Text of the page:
Europe's NATO members and Canada will jointly raise defense spending by 4.3 percent in 2017, NATO Secretary-General Jens Stoltenberg said on Wednesday, partly aimed at showing the United States they are committed to shouldering more costs.
U.S. President Donald Trump has made more expenditure his priority for NATO, using his first alliance meeting in May to scold European leaders about spending, which is at historical lows and does not meet NATO's goal of 2 percent of GDP.
This year's increase represents the fastest spending growth since cuts stopped three years ago. Growth was 1.8 percent in 2015 and 3.3 percent last year, but it was unclear how near the new increase takes spending to the alliance's target.
Figures for individual allies will be released on Thursday, after approval by NATO ambassadors, but overall 2017 spending will be some $280 billion, a cumulative $46 billion jump since cuts left Europe without vital capabilities, such as refueling airborne fighter bombers.
Only four of NATO's 27 European members - Greece, Britain, Poland and Estonia - met the spending target in 2016. Romania will do so this year, followed by Latvia and Lithuania in 2018, Stoltenberg said.
Twenty five of NATO's 29 allies plan to lift spending this year, he said, a day before NATO defense ministers meet in Brussels to discuss greater security spending on rising threats including deterring a resurgent Russia, dealing with failed states on its borders and protecting against cyber-attacks.
"To keep our nations safe, we need to keep working to increase defense spending and fairer burden-sharing across our alliance," Stoltenberg said.
The new figures are part of a broader rise in military spending in Europe, as the United States commits billions more dollars to return troops and heavy weaponry to the continent to deter Russia, and as the European Union seeks to set up a multi-billion-euro defense fund.
"We have really shifted gears, the trend is up and we intend to keep it up," Stoltenberg said.
He said the increase in funds would be spent on more military exercises and equipment, partly aimed at allowing NATO troops to deploy at ever faster notice, as well as salaries and pensions for personnel.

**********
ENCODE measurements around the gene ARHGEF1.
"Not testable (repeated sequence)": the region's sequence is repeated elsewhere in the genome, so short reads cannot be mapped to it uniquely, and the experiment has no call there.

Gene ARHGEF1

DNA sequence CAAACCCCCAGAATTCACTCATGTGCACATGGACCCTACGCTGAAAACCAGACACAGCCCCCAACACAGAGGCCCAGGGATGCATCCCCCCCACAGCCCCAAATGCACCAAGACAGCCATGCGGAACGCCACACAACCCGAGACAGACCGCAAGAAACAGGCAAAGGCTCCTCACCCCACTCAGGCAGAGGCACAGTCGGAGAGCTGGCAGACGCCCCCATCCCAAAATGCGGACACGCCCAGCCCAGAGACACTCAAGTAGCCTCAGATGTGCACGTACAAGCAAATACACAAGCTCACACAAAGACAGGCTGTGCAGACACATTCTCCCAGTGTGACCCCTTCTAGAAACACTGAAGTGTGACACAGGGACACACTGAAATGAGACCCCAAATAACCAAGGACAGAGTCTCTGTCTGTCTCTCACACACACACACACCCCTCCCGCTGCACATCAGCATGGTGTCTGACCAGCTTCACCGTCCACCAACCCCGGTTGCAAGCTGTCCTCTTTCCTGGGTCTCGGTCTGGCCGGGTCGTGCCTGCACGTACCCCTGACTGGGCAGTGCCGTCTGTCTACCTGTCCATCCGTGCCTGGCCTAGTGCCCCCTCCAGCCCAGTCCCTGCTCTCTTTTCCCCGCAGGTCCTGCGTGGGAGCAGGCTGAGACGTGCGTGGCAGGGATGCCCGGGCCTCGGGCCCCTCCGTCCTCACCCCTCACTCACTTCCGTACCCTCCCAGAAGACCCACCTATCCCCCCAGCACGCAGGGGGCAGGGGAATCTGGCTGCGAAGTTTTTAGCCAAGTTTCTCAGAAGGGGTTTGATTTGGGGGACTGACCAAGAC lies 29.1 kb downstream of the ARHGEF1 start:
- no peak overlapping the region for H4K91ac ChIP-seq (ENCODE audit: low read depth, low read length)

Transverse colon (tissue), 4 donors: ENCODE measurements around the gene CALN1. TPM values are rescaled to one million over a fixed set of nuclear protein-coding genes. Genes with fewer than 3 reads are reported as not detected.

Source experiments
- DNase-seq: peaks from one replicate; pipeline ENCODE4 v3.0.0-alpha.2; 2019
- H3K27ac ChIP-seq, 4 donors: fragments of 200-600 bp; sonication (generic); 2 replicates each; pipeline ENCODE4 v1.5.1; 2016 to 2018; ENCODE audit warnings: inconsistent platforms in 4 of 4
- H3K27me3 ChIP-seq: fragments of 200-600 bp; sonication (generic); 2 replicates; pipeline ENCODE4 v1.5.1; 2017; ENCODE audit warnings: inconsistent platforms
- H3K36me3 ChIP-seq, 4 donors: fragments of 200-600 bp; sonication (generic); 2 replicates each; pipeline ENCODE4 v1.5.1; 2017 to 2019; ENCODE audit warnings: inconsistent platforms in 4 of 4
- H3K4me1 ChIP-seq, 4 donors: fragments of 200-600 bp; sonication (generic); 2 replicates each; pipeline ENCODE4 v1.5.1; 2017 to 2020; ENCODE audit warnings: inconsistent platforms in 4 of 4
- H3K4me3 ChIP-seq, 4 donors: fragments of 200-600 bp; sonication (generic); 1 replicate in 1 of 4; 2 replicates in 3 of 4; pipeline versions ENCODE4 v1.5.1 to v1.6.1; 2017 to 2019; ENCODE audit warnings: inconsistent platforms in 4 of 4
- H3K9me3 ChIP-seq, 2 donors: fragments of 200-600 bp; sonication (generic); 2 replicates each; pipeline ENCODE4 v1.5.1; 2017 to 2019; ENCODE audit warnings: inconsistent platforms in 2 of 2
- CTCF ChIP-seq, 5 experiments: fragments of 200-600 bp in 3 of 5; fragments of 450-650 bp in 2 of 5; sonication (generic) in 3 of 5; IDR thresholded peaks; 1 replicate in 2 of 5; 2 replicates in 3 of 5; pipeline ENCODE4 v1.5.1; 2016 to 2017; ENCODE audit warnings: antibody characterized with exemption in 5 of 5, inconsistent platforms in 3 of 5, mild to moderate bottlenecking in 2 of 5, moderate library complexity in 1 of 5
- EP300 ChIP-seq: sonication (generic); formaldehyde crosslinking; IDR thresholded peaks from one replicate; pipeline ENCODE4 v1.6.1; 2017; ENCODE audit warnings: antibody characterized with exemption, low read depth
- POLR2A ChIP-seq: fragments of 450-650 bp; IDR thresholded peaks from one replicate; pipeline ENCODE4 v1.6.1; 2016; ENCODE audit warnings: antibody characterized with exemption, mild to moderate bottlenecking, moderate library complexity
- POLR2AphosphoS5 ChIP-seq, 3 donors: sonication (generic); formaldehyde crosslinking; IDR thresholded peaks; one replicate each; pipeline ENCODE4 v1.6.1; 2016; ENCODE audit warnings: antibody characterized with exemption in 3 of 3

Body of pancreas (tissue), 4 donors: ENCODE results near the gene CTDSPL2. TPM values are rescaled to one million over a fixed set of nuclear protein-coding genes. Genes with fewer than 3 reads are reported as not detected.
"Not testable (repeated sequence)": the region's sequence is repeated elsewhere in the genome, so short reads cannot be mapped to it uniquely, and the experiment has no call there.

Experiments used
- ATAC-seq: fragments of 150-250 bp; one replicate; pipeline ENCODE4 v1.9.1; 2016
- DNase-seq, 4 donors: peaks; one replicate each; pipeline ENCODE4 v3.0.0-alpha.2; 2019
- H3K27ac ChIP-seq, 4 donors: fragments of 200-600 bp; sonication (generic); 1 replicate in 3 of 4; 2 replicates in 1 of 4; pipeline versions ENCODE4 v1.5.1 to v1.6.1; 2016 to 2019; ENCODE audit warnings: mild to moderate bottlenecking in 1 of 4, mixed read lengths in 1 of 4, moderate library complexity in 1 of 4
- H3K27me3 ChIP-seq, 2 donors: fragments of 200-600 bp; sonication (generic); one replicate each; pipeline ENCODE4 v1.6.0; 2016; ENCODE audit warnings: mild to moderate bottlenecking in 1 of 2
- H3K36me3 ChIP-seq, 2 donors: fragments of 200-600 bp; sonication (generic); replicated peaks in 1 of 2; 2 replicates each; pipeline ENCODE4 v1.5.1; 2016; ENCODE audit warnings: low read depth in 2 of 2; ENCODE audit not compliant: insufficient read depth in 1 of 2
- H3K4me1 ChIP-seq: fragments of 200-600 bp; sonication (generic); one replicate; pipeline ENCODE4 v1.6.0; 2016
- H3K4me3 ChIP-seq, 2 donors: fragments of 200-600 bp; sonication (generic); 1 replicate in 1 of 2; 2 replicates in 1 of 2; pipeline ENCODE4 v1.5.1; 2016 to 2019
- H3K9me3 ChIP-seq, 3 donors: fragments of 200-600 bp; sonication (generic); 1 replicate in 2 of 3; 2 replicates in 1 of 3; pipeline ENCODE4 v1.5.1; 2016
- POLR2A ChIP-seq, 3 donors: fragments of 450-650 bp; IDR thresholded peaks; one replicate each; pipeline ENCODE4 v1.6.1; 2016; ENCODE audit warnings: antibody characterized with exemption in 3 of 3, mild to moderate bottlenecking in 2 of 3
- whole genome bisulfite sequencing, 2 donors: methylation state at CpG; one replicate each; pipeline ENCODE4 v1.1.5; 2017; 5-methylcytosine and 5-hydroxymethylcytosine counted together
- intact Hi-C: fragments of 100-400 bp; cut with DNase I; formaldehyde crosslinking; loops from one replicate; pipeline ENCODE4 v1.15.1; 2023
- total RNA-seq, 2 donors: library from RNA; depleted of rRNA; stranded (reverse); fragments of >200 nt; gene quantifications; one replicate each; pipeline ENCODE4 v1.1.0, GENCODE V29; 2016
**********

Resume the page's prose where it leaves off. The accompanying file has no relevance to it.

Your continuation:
NATO officials stressed that while Trump's tough stance had put the spotlight on defense spending, Russia's annexation of Ukraine's Crimean peninsula in 2014 had a bigger impact, with allies agreeing to end years of defense cuts.
Trump's comments caused consternation among many, notably Germany, but Stoltenberg said the president's demands were understandable given the challenges the US-led alliance now faces.
"I welcome the strong focus of Trump on spending and defense burden sharing," he said.
"At the same time, I also underline that allies should invest more in defense not to please the United States but because it is in their own interest and they have made the commitment."
Stoltenberg, a former Norwegian prime minister, recalled that the 28 allies had pledged at a 2014 summit in Wales to increase defense spending to the equivalent of two percent of annual economic output within a decade.
That move, pushed by then president Barack Obama in response to the Ukraine crisis and a more aggressive Russia, had halted and reversed years of defense cuts, Stoltenberg said.
In 2015, the allies turned the corner with an increase of 1.8 percent overall, pushed that to 3.3 percent in 2016 and now looked to go further again this year, he said.
In all, the three years represented an overall increase of $46 billion dollars, boosting NATO's ability to face the Russian challenge in Europe and new threats such as terrorism linked to Daesh and its affiliated groups across the Middle East and North Africa.
The United States accounts for about 70 percent of combined NATO defense spending and Washington has pushed the allies for years to do more to ease the burden.
Trump, however, has pressed hardest of all, putting the allies on the back foot by dubbing NATO "obsolete" and questioning the wisdom of the US security commitment if they failed to live up to their side of the bargain.